All Elite Wrestling’s Britt Baker Going for Gold at ‘Double or Nothing’
The Britt Baker today in All Elite Wrestling is not the same person who signed with the company during its inception in 2019. Over the last year, the 30-year-old truly found herself as a performer, bringing out newfound confidence. As a result, this real-life dentist is starting to show some teeth on the microphone and in the ring.
Baker’s series of bloody battles against the likes of Thunder Rosa has earned her respect among peers and fans alike. At May 30’s Double or Nothing pay-per-view, the star looks to dethrone women’s champion Hikaru Shida. Ahead of the anticipated match, Dr. Baker DMD is in to discuss her evolution and plans to become the face of AEW.
Dynamite is moving to TBS in 2022. Rampage premieres August 13 on TNT with four annual specials planned. What do you think that means for AEW?
Britt Baker: Another night on mainstream TV for us is absolutely everything we’ve wanted and then some. We’re the new kids on the block, the rebels, the rowdy kids that don’t shut up. I think that is what makes us so charming. That being said, it doesn’t matter what network we’re on, it will always be “The Britt Show.” TBS just so happens to be the appropriate letters. Finally, I can make a Britt shirt that says “The Britt Show TBS.”
How does it feel to have the respect of peers and fans?
That’s something that really hits me in the feels. It’s no secret that I was not a fan favorite when AEW started. I was constantly being told on social media that I didn’t belong on TV. You hear that enough times, and it really gets to you. Who turned the tables on them? Me. I’m the face of professional wrestling right now. There is nothing more satisfying than to give them all the middle finger. But even when I do, they cheer for me. I love it. There is one person who never doubted me, and that’s Tony Khan. Now I’m leading his company into more primetime TV.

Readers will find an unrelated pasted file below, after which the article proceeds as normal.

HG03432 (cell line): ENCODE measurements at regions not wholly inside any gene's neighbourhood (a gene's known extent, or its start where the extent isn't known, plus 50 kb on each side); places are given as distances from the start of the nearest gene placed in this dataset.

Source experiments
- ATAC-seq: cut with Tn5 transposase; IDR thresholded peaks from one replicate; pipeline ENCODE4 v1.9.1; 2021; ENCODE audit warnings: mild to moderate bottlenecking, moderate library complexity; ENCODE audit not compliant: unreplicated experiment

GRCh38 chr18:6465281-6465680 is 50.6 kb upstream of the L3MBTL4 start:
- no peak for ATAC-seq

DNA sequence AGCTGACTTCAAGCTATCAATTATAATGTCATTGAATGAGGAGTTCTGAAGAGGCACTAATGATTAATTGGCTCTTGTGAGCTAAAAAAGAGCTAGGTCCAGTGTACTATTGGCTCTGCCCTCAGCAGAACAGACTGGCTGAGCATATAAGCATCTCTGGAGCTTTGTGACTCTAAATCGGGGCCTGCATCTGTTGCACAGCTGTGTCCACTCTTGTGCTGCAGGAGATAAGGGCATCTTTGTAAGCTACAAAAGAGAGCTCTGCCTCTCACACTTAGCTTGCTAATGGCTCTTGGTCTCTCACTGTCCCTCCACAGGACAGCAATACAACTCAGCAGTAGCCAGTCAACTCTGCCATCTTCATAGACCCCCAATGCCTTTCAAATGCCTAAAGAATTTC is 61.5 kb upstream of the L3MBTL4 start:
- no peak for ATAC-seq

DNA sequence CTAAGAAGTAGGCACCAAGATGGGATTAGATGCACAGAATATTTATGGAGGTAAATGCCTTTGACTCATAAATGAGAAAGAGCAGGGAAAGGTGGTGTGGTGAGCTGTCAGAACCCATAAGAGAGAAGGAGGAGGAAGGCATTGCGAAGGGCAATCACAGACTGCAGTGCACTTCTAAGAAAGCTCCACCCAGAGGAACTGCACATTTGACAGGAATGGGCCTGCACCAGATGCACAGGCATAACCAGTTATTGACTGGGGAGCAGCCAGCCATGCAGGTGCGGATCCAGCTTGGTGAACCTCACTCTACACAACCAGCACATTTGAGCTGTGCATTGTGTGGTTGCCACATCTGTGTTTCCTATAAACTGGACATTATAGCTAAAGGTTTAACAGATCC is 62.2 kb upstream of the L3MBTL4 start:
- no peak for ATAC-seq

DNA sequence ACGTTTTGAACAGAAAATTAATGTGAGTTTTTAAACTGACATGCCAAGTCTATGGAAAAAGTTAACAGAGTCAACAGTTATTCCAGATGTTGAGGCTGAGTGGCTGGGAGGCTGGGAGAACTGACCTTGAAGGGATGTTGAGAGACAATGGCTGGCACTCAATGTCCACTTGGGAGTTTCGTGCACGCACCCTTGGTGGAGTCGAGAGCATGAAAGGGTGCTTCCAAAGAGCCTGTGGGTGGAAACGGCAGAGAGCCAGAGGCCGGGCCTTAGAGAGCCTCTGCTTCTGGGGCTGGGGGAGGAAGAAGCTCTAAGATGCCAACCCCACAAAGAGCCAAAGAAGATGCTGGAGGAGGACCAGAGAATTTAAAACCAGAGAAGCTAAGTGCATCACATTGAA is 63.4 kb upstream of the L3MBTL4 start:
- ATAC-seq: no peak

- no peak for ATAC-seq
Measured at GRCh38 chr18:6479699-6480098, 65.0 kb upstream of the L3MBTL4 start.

Tony Khan saw the story unfolding between you and Thunder Rosa and put you in the first women’s main event in Dynamite history.
It really elevated AEW. We had two women beating the s–t out of each other and bleeding profusely. There were thumbtacks, tables. We’re doing things many of the guys wouldn’t do. For myself, personally, it was something I will never forget. I had a feeling, but I never thought in a million years that the match would have gone over as good as it did. I think because of that match I will forever be remembered in professional wrestling to some degree. You can’t ask for anything else.
Are you ready for AEW to hit the road again in July?
I’m nervous but excited because it kind of feels like a first date all over again with the fans. For me, I’m a whole new person. I’m excited, but you can’t help but be nervous. Do I still remember how to do this in front of 10,000 or more fans? At the end of the day, we are All Elite Wrestling, and that driving force is the wrestling fans.
Do you feel you have more creative freedom now given your success?
Early on I did have a lot of help from Tony, Cody [Rhodes], Chris Jericho, Kenny [Omega]. Now I know who I am, and there is nobody who can tell you who you are better than yourself. Now it’s a lot of me sitting down one-on-one with Tony Khan and me throwing out ideas. That’s what you see on TV. I’m very much trusted with my promos now, which is crazy because a year ago I really didn’t know how to hold a microphone. Tony really let me off my training wheels, but he waited until he knew I was ready.